Brandon was his name, and we clicked immediately. That may have been because we were both keenly aware that any minute a gang of crazy white boys could board the train and lynch us both. Our getting along so fast, I’m sure, was due to the fact we wanted to present a united front. Both hoping that would give the illusion we were two badass motherfuckers and any lynch mob should think twice about harassing us, strength in numbers and all that.
We sat at Howard Beach for another quarter hour when the doors finally closed and we could relax a little. The next stop was Broad Channel. Broad Channel was not nearly as bad as Howard Beach – it was more akin to crazy white boys lite, but still crazy white boys.
I realize I’m throwing “crazy white boys” around a lot. Back when I was 16 “crazy white boys” were my mindset and referring to white people in an all-white neighborhood where black people feared to tread was how I saw things.
After Broad Channel was the beginning of the hood, so Brandon and I needed just to chill (chill means just to be calm, but you knew that from reruns of the Fresh Prince of Bel-Air, didn’t you?) until the perceived danger was past. Broad Channel came and went as did our gangster conversation.
Brandon asked where I was getting off, and I told him. Beach 60th Street. “You want to come hang at my house?” Brandon inquired. That made me a bit uncomfortable. The Howard Beach threat over, I now returned to my general suspicions of those not from my hood.
“I’ve got stuff I’ve got to do at home,” I said. Yeah, I had to get into my bed and give the impression that I was home all night before my mother got in from working the midnight to 8 in the morning shift at the nursing home this after she had the 3 in the afternoon to 11 at another job. She would be in no mood to lecture me or even hit me, after her 16 plus hour day she would go straight to the .38 and shoot me.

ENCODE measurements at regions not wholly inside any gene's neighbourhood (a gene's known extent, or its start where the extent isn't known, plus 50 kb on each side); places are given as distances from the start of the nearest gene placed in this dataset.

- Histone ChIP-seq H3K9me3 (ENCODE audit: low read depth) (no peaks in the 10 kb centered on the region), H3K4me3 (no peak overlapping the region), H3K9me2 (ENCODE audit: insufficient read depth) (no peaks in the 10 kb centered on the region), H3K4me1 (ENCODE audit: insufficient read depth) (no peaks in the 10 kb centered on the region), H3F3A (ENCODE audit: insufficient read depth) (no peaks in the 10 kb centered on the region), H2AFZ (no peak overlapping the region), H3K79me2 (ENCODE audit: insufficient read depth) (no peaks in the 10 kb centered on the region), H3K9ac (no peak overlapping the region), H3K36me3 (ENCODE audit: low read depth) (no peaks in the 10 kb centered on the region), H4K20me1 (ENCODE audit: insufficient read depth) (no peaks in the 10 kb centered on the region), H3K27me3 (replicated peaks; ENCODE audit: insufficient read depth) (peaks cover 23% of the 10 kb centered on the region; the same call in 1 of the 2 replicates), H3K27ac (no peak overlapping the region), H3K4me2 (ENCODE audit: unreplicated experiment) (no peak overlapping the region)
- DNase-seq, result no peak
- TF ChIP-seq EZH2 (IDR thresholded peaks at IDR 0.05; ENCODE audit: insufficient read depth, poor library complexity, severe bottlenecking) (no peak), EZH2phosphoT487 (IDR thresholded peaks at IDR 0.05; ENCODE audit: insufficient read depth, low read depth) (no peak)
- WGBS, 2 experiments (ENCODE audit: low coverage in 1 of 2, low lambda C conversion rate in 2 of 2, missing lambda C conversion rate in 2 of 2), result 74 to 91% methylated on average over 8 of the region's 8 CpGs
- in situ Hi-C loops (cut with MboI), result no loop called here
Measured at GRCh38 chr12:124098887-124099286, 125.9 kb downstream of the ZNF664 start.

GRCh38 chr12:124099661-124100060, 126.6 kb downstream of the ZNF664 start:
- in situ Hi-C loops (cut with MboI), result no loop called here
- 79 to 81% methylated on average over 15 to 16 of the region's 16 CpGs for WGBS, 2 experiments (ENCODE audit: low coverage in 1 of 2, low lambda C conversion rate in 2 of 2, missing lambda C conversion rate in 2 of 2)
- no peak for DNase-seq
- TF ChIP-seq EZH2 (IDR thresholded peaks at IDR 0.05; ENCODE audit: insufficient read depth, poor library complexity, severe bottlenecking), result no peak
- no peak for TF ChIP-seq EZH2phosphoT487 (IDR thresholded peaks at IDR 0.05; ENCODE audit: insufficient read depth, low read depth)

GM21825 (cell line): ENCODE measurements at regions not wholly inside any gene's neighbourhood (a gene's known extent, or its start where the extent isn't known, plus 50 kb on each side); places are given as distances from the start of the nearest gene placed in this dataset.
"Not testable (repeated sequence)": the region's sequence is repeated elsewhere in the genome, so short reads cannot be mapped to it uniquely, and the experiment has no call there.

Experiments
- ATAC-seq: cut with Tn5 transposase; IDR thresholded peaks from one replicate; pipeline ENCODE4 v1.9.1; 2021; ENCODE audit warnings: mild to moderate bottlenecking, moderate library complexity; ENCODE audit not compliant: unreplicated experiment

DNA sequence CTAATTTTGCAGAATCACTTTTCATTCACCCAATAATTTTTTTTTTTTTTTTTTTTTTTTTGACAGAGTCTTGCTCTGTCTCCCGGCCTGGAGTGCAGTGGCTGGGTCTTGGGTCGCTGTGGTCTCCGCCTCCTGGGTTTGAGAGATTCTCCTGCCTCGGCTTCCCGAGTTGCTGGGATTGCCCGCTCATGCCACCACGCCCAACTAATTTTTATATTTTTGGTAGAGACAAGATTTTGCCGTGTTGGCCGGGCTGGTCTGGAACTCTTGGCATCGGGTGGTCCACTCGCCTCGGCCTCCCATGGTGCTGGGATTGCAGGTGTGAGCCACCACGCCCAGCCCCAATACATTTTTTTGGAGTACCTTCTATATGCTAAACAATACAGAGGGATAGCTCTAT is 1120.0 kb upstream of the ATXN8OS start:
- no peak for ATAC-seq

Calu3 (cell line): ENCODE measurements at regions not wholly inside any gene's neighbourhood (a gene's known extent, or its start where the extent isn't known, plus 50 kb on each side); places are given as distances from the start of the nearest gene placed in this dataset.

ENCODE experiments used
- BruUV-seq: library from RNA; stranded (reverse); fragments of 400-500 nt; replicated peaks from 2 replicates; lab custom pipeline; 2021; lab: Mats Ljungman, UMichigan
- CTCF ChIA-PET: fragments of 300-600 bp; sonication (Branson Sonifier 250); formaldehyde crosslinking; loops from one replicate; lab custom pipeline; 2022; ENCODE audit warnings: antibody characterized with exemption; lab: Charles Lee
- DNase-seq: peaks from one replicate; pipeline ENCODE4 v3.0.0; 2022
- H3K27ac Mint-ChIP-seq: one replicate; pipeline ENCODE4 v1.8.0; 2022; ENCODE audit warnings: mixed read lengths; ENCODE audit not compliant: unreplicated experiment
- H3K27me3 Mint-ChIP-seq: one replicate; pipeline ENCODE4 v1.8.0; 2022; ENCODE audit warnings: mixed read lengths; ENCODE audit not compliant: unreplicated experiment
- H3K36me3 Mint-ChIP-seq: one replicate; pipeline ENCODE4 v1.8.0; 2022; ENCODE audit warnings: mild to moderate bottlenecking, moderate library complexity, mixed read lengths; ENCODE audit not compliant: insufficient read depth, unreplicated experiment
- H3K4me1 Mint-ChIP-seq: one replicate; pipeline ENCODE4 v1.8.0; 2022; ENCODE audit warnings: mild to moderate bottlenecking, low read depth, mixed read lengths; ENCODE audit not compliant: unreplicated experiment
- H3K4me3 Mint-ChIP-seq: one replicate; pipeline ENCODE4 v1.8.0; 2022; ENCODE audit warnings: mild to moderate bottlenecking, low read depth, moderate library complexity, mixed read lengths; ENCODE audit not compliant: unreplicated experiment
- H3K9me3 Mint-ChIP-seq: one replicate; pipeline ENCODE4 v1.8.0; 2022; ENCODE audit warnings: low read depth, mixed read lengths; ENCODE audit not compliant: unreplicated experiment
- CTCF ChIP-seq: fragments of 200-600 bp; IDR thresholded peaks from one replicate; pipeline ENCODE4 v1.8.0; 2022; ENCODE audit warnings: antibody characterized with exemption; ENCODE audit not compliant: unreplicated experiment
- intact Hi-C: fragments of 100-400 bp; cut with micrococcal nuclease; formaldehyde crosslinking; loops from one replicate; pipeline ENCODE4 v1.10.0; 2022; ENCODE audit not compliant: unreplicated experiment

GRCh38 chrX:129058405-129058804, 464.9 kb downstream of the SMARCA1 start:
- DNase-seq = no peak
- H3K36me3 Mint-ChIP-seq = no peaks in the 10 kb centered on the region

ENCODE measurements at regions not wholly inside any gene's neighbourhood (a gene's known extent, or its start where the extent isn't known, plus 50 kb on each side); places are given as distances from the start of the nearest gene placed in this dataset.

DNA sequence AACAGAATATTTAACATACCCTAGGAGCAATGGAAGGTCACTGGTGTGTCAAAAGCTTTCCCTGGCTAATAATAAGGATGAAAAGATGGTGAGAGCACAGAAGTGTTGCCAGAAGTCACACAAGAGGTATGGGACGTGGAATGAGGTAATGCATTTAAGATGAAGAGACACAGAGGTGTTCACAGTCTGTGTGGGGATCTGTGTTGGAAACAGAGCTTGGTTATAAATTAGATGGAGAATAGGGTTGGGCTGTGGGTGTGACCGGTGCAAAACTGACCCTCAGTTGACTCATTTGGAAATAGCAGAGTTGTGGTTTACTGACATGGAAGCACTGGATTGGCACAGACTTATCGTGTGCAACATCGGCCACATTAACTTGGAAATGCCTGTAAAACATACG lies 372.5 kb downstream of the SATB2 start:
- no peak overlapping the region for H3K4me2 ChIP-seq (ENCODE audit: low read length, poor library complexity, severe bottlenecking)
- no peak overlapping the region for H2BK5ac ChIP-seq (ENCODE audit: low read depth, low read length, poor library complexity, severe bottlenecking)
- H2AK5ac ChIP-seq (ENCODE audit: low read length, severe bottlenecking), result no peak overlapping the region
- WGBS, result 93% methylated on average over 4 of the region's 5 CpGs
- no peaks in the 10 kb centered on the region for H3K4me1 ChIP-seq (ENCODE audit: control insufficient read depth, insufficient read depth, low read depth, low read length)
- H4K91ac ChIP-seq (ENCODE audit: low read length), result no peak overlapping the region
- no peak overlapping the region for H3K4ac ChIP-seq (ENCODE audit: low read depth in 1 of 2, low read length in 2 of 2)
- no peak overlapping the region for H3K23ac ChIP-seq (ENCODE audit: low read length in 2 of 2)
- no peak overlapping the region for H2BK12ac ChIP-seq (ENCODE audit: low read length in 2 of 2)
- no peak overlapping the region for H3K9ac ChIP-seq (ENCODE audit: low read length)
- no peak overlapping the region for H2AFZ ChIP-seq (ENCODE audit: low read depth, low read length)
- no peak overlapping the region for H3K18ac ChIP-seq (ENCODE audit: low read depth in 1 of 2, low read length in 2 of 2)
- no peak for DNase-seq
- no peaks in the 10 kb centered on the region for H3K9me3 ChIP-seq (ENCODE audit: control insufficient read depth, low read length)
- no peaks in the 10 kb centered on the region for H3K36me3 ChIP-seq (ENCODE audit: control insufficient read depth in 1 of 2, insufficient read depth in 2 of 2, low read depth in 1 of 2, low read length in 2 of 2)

I couldn’t come out and say to Brandon “my mommy would kill me if I’m not home” that did not fit my hard-core persona.
“Come on. We can have some real fun.” Brandon said, his hand now on my leg. That hand was slowly but steadily creeping up. He seemed to be talking in a much softer voice and was smiling in a strange way.
Where had I seen that kind of smile before? Shit, I know where! I’ve seen it on me whenever I happened to glance in a mirror while alone in my room with some Vaseline and a Penthouse magazine.
Now I get it!
Brandon was a faggot and he wanted to ravish my young sexiness. Yeah, I said the ‘F’ word, I was 16, remember? Unfortunately, that was my mindset then.
Brandon still had his hand on my leg, and it was still creeping up. “What the fuck are you doing?” I said, trying to sound real hard. I wanted to look thuggish, but I was scared, so my voice rose and I sounded like I girl.
Not just any girl. Shirley Temple. So, imagine Shirley Temple saying “What the fuck are you doing?”
“Come on; it’s cool.” He responded even more softly than before. “Get your motherfucking hands off me, faggot!” screamed Shirley Temple. I was hoping, this time, he could see I was pissed and back off.
Nope. He squeezed my crouch. I guess he was into hardcore black boys from the hood with Shirley Temple voices. Then again, who isn’t?